or nitre also spelled saltpeter or niter

Transparent, colourless, or white powder or crystals of potassium nitrate (KNO3), found native in deposits.

It is a strong oxidizing agent (see oxidation-reduction), used in fireworks, explosives, matches, fertilizers, glassmaking, steel tempering, and food curing; as a reagent; and as an oxidizer in solid rocket propellants. The term is also used for sodium nitrate (Chile saltpetre) and calcium nitrate (lime saltpetre), both of which are used in the nitric acid industry and as fertilizers, and for ammonium nitrate (Norway saltpetre), a high explosive and fertilizer.

* * *

also spelled  Saltpeter,  also called  Nitre, or Niter,  

      any of three naturally occurring nitrates, distinguished as (1) ordinary saltpetre, or potassium nitrate, KNO3; (2) Chile saltpetre, cubic nitre, or sodium nitrate, NaNO3; and (3) lime saltpetre, wall saltpetre, or calcium nitrate, Ca(NO3)2. These three nitrates generally occur as efflorescences caused by the oxidation of nitrogenous matter in the presence of the alkalis and alkaline earths.

Ordinary saltpetre.
      Potassium nitrate occurs as crusts on the surface of the Earth, on walls and rocks, and in caves; and it forms in certain soils in Spain, Italy, Egypt, Iran, and India. The deposits in the great limestone caves of Kentucky, Virginia, and Indiana have probably been derived from the overlying soil and accumulated by percolating water. In former times, the demand for saltpetre as an ingredient of gunpowder led to the formation of saltpetre plantations, or nitriaries, which were common in France, Germany, and other countries; the natural conditions were simulated by exposing heaps of decaying organic matter mixed with alkalis (lime, etc.) to atmospheric action. Potassium nitrate was used at one time in many different diseased conditions, especially asthma; but now it is rarely used medicinally, except as a diuretic. Its alleged value as a drug for suppressing sexual desire is purely imaginary.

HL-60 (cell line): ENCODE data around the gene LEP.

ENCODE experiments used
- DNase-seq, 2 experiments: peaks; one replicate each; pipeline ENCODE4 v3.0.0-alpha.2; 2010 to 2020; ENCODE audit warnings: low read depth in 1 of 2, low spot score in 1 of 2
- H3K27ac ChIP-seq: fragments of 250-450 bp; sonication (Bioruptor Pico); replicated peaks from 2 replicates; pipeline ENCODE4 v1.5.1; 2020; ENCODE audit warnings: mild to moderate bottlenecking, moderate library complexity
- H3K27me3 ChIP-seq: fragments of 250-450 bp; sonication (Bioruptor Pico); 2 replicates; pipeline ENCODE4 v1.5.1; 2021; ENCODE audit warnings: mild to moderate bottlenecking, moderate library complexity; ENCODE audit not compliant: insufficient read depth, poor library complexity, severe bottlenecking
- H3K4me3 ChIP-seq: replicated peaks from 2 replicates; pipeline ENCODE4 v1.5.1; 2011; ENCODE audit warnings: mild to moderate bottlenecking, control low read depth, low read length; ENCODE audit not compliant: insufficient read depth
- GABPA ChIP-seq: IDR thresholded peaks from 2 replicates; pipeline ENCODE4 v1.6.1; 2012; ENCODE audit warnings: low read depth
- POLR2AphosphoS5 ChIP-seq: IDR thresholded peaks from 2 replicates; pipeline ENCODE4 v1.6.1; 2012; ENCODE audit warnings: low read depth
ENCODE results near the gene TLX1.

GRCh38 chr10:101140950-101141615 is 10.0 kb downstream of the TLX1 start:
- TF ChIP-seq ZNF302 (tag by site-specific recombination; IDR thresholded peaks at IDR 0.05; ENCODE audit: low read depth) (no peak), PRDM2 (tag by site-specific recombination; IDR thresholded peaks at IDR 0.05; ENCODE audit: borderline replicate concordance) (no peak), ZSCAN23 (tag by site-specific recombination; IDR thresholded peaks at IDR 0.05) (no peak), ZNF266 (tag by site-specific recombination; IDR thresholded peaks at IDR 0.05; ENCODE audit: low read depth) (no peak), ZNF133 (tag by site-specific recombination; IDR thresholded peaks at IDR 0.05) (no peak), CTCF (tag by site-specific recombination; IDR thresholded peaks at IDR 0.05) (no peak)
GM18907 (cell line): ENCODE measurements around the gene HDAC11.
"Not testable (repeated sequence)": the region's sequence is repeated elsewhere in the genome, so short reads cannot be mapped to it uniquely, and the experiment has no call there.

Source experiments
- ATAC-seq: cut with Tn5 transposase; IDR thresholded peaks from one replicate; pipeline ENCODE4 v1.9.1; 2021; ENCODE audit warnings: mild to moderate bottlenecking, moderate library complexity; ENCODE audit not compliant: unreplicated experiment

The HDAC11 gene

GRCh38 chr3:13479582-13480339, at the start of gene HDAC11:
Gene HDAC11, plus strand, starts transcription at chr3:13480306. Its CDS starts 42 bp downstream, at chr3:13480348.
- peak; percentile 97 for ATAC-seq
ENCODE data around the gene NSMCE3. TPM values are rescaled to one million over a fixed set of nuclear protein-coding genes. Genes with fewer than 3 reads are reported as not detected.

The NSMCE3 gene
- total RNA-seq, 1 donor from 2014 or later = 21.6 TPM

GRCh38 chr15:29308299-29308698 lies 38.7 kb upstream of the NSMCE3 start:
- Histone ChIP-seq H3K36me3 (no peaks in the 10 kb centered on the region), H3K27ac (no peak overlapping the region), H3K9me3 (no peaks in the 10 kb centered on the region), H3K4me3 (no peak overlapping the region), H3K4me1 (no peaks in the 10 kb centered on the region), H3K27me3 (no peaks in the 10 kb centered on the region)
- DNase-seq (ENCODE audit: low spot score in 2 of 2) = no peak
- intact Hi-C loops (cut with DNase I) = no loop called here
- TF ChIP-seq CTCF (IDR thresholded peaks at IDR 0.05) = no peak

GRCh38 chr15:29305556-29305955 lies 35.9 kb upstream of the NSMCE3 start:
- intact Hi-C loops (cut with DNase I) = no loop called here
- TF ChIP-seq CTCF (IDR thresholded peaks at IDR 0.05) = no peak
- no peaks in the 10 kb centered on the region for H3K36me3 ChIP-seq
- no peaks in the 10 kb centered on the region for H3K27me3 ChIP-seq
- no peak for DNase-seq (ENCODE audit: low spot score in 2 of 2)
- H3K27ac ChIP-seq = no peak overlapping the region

Potassium nitrate is white in colour and soluble in water; it has a vitreous lustre and a cool and salty taste.

Chile saltpetre.
      Sodium nitrate occurs, under the same conditions as ordinary saltpetre, in deposits covering immense areas in South America, abounding especially in the regions of Tarapacá and Antofagasta in Chile. The chief applications of Chile saltpetre are in the nitric acid industry and particularly as a fertilizer.

Lime saltpetre.
      Calcium nitrate was once common as an efflorescence on the walls of stables; it is now manufactured from atmospheric nitrogen. Its chief applications are as a manure and in the nitric acid industry.

* * *

Universalium. 2010.